Title --- DARKNESS: The First Microwave Kinetic Inductance Detector Integral Field Spectrograph for Exoplanet Imaging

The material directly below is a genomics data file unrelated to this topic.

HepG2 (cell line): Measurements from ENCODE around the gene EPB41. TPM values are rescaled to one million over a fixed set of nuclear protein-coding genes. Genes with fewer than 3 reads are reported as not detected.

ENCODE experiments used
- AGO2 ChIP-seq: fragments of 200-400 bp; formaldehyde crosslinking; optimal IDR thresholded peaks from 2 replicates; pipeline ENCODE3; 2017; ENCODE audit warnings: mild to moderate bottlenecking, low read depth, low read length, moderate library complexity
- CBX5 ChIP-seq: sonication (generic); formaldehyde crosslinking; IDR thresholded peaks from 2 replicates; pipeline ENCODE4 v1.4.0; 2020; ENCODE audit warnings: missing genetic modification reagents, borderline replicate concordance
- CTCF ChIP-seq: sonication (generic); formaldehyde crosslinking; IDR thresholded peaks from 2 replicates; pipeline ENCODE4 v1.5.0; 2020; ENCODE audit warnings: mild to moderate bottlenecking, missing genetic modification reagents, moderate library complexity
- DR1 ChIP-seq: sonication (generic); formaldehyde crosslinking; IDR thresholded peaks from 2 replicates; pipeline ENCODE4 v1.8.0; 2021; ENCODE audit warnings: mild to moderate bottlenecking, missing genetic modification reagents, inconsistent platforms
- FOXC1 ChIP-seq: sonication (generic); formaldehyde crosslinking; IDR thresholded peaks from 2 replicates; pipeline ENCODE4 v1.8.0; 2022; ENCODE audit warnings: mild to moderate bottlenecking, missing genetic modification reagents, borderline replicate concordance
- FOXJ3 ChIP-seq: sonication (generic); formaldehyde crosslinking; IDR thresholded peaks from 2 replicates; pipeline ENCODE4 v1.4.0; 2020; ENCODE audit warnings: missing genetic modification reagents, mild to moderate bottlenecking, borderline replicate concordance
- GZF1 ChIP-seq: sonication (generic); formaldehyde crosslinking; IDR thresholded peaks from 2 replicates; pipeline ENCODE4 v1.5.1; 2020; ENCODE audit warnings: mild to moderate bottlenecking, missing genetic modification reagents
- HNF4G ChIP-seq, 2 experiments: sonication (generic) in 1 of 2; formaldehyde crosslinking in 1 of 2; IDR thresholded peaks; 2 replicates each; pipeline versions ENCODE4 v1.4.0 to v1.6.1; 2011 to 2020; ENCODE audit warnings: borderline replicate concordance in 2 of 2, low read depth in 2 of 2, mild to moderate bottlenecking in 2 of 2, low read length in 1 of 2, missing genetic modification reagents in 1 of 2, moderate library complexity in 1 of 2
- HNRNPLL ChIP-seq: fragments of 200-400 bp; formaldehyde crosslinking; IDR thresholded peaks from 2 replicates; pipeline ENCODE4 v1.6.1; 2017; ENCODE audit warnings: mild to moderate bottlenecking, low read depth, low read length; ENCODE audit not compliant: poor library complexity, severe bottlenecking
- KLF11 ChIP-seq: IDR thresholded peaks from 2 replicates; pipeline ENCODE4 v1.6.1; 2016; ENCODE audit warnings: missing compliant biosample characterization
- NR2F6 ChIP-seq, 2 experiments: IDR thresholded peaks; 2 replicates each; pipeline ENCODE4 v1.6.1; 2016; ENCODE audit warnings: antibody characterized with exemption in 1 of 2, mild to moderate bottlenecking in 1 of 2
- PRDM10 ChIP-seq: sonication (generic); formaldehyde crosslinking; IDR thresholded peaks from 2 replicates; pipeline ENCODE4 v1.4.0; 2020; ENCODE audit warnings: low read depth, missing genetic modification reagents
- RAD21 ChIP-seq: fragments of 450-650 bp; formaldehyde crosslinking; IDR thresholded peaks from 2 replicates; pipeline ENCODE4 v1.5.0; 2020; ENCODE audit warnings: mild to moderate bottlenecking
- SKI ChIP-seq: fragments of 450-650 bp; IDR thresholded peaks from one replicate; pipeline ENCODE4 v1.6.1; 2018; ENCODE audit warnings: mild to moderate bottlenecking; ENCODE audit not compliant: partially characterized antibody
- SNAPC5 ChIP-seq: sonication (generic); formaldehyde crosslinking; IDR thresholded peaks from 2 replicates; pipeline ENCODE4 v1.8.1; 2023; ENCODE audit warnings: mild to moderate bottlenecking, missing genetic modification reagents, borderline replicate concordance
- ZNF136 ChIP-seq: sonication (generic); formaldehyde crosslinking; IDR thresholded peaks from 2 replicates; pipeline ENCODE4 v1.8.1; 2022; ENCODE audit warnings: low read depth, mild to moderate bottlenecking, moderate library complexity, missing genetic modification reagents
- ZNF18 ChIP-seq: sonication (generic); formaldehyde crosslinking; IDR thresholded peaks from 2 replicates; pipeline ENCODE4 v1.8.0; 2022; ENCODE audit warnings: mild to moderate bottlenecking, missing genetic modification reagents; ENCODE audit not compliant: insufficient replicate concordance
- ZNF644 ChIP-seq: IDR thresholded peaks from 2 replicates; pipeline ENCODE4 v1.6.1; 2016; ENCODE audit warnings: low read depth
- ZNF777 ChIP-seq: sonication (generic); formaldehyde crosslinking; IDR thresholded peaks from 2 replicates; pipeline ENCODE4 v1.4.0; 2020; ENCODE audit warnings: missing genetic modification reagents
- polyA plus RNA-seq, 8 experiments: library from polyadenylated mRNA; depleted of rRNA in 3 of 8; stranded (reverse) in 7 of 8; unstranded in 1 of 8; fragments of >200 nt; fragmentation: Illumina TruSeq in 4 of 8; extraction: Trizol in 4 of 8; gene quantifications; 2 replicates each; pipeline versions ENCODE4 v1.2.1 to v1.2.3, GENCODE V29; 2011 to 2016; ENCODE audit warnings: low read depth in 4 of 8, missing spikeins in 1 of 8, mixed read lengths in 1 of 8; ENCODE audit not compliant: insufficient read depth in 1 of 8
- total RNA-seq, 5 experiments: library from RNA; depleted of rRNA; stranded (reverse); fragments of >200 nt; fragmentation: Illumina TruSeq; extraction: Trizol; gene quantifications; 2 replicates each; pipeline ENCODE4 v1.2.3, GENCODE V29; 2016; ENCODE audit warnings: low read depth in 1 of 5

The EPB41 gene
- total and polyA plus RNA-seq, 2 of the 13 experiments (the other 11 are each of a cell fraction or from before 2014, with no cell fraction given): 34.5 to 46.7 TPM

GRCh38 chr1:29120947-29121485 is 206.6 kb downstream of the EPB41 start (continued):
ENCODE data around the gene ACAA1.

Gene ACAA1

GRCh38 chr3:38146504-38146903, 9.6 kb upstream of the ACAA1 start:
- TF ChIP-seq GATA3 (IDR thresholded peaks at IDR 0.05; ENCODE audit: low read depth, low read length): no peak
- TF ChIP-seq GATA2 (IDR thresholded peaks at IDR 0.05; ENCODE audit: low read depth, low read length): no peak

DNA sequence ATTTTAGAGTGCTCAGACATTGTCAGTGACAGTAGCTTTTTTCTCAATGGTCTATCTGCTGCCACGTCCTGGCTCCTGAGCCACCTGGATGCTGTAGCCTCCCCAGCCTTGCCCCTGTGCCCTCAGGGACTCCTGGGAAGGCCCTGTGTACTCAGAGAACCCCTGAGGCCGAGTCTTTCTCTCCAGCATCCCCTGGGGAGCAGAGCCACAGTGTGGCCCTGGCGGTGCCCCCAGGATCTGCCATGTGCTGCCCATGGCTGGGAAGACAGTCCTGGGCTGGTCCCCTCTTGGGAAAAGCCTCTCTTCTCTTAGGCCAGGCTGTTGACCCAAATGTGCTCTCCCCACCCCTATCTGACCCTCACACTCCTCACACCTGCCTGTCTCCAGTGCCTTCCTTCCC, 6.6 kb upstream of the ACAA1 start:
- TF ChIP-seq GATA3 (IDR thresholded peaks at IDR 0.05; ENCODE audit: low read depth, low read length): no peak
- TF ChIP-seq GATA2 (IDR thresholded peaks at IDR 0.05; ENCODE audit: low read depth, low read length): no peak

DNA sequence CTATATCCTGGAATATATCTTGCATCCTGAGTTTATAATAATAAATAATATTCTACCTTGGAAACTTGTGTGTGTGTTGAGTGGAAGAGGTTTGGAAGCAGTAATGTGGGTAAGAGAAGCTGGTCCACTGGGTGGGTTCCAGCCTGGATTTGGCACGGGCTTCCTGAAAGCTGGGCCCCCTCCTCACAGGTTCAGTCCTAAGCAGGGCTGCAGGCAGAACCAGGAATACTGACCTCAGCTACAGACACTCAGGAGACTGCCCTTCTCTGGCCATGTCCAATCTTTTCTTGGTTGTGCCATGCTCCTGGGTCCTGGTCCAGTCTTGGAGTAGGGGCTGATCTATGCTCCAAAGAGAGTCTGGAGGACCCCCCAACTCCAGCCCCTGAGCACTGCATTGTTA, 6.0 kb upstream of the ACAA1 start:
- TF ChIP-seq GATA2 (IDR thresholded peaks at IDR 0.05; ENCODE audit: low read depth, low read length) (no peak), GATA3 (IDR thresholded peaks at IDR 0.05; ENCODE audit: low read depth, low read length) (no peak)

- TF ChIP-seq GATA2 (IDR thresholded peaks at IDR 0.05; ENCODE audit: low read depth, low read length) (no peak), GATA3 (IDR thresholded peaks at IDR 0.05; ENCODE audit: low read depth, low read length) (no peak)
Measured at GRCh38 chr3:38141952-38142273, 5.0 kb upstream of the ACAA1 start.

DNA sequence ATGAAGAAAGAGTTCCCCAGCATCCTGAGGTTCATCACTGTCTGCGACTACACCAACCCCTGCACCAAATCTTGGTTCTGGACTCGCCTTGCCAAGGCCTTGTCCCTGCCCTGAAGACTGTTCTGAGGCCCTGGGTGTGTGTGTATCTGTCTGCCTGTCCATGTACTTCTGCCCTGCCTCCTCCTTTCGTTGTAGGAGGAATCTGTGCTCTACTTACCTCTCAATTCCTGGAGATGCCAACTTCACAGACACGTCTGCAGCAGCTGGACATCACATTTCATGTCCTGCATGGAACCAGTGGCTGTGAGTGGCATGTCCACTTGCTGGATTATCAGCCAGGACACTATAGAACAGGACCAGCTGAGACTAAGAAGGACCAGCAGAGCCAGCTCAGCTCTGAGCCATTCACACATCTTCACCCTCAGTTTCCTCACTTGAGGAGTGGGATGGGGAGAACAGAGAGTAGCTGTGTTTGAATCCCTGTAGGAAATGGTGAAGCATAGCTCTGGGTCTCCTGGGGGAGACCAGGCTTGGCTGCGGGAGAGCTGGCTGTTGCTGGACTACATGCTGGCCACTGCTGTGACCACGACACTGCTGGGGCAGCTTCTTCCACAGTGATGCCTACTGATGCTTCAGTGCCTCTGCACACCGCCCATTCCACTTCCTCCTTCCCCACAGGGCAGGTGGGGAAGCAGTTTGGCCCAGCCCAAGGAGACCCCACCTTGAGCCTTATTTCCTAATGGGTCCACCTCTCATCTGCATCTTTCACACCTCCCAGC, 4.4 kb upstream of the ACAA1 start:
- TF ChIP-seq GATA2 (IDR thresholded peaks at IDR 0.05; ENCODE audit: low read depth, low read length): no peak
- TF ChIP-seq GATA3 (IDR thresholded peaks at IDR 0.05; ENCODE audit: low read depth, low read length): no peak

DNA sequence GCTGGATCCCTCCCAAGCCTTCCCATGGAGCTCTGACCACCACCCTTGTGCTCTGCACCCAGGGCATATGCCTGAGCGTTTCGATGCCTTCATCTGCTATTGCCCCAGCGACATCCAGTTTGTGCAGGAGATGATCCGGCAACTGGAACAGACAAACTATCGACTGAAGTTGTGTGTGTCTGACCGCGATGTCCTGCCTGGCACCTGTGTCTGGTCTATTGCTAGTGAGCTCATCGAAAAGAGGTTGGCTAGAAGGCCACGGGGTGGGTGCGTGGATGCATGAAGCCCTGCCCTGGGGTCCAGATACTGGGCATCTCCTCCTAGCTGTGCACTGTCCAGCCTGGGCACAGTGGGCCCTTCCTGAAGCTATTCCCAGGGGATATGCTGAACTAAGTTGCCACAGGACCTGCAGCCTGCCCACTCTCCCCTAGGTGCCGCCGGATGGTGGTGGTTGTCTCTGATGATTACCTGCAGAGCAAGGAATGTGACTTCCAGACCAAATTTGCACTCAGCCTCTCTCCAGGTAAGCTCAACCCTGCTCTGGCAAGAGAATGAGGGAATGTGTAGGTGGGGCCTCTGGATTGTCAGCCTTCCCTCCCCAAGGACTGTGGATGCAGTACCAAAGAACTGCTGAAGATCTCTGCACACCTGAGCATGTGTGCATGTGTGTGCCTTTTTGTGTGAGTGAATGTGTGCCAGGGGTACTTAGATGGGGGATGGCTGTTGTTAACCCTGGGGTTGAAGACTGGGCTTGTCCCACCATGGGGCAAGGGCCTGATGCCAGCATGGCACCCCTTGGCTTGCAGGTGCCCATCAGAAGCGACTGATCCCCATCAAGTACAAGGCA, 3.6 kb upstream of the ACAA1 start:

Abstract --- Microwave Kinetic Inductance Detectors (MKIDs) are an emerging superconducting detector technology that have recently been demonstrated for UV, optical and near-IR astronomy. At these wavelengths MKIDs detect individual photons with time resolution of a few microseconds, and are capable of measuring individual photon energies to within a few percent. These characteristics make them especially exciting for high-contrast imaging by opening the door for real-time speckle control and post-processing speckle suppression at framerates capable of resolving atmospheric speckles. In this talk I will introduce the basic principles of MKIDs, and provide a brief history of their development including their first demonstration platform, known as ARCONS. I will then present early results from DARKNESS, the first of several planned integral field spectrographs to use MKIDs specifically for high-contrast imaging, which is now operational behind the PALM-3000 extreme adaptive optics system and the Stellar Double Coronagraph at Palomar Observatory.